Center of Autonomy and AI, Center for Cyber-Physical Systems and the Internet of Things, and Ming Hsieh Institute Seminar Series
Wed, Oct 06, 2021 @ 02:00 PM - 03:00 PM
Ming Hsieh Department of Electrical and Computer Engineering
Conferences, Lectures, & Seminars
Speaker: Monroe Kennedy III, Mechanical Engineering, with a courtesy appointment in Computer Science at Stanford University
Talk Title: Considerations for Human-Robot Collaboration
Series: Center for Cyber-Physical Systems and Internet of Things
Abstract: The field of robotics has evolved over the past few decades. We've seen robots progress from the automation of repetitive tasks in manufacturing to the autonomy of mobilizing in unstructured environments to the cooperation of swarm robots that are centralized or decentralized. These abilities have required advances in robotic hardware, modeling, and artificial intelligence. The next frontier is robots collaborating in complex tasks with human teammates, in environments traditionally configured for humans. While solutions to this challenge must utilize all of the advances of robotics, the human element adds a unique aspect that must be addressed. Collaborating with a human teammate means that the robot must have a contextual understanding of the task as well as all participant's roles. We will discuss what constitutes an effective teammate and how we can capture this behavior in a robotic collaborator.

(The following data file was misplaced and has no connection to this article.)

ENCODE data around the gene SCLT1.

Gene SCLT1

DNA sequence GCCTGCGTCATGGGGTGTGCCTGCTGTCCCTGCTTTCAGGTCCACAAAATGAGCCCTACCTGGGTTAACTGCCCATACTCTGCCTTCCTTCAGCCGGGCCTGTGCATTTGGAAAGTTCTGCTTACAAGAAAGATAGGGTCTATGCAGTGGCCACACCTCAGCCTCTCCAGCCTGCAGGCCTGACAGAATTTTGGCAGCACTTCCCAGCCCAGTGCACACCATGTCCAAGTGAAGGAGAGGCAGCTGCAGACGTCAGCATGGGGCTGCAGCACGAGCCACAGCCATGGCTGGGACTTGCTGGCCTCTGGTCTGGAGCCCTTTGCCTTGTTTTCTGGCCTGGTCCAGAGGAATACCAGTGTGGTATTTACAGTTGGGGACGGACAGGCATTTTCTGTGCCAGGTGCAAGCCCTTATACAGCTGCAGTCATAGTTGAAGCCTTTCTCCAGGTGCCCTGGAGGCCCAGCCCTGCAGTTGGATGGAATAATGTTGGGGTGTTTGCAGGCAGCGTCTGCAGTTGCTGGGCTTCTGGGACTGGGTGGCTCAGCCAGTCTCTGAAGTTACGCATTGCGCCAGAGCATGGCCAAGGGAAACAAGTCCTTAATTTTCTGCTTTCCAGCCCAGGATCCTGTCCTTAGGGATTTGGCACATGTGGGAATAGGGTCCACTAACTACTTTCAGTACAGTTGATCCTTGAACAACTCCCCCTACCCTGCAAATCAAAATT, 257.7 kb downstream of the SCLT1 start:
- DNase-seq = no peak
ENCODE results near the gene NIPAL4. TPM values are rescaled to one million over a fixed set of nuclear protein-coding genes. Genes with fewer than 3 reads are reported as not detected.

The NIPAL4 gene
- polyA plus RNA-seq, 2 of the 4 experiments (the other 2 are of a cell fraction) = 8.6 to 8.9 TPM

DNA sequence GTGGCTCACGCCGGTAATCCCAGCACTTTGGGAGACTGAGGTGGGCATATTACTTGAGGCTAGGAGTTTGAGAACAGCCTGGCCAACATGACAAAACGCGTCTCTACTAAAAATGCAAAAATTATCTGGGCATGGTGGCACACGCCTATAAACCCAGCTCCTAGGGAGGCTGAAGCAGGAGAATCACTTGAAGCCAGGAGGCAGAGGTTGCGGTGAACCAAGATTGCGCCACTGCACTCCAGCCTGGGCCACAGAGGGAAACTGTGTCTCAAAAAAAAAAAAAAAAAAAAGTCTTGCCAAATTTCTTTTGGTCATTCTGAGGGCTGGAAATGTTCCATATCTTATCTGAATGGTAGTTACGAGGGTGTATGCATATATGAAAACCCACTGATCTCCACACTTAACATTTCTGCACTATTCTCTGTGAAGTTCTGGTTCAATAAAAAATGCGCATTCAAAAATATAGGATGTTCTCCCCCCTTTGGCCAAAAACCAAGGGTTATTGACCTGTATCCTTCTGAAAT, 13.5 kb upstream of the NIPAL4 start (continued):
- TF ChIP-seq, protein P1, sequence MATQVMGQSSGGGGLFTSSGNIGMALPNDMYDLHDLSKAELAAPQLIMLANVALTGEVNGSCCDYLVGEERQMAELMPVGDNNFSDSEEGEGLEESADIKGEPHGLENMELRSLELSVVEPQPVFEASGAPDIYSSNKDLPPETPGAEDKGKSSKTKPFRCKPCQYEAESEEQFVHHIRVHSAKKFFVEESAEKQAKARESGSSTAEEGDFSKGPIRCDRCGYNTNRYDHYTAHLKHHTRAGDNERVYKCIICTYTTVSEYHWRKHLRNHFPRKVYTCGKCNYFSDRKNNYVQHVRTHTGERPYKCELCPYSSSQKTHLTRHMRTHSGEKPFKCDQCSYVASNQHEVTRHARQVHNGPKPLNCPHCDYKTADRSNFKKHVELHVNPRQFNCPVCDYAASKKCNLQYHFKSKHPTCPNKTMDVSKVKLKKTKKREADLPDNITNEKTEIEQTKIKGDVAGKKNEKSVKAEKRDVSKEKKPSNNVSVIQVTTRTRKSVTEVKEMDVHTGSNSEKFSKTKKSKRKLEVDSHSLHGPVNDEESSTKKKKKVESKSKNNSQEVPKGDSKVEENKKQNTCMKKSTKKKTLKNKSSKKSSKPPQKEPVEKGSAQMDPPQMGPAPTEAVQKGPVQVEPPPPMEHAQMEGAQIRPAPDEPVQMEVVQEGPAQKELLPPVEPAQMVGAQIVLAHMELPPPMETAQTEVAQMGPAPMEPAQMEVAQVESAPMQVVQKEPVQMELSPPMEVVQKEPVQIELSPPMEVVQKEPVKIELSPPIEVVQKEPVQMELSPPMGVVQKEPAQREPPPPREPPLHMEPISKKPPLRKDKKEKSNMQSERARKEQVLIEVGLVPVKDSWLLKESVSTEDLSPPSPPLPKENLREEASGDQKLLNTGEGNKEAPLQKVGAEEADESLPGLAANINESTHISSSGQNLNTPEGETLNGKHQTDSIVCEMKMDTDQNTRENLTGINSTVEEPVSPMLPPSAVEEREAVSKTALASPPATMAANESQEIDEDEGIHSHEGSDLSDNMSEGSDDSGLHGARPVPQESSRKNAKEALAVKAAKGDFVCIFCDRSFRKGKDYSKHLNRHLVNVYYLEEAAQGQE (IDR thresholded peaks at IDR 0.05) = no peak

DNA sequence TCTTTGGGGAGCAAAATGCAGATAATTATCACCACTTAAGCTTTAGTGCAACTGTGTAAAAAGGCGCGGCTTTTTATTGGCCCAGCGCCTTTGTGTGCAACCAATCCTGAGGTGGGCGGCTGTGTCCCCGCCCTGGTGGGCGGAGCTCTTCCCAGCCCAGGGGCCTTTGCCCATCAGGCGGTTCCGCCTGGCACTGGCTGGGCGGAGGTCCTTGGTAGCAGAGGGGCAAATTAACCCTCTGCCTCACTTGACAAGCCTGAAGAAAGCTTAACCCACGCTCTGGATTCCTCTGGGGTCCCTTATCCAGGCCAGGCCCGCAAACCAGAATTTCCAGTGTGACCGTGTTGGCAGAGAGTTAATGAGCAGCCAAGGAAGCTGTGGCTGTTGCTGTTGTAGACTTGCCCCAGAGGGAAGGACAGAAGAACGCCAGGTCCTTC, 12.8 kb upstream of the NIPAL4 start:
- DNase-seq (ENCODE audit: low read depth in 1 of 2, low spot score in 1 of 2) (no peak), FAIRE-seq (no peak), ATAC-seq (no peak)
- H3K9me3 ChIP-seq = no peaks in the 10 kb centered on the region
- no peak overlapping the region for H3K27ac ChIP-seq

Biography: Monroe Kennedy III is an assistant professor in Mechanical Engineering and courtesy of Computer Science at Stanford University. He leads the Assistive Robotics and Manipulation laboratory (arm.stanford.edu), which develops robotic assistants by focusing on combining modeling and control techniques together with machine learning tools. Together, these techniques will improve robotic performance for tasks that are highly dynamic, require dexterity, have considerable complexity, and require human-robot collaboration. Prof. Kennedy received his Ph.D. in Mechanical Engineering and Applied Mechanics and Masters in Robotics at the University of Pennsylvania and was a member of the GRASP Lab. He was the recipient of GEM and NSF graduate fellowships. During his graduate studies, his research focused on increasing the abilities and effectiveness of robotic mobile manipulators performing complex service tasks in unstructured environments with considerations for working alongside human collaborators.
Host: Pierluigi Nuzzo and Feifei Qian
Audiences: Everyone Is Invited
Contact: Talyia White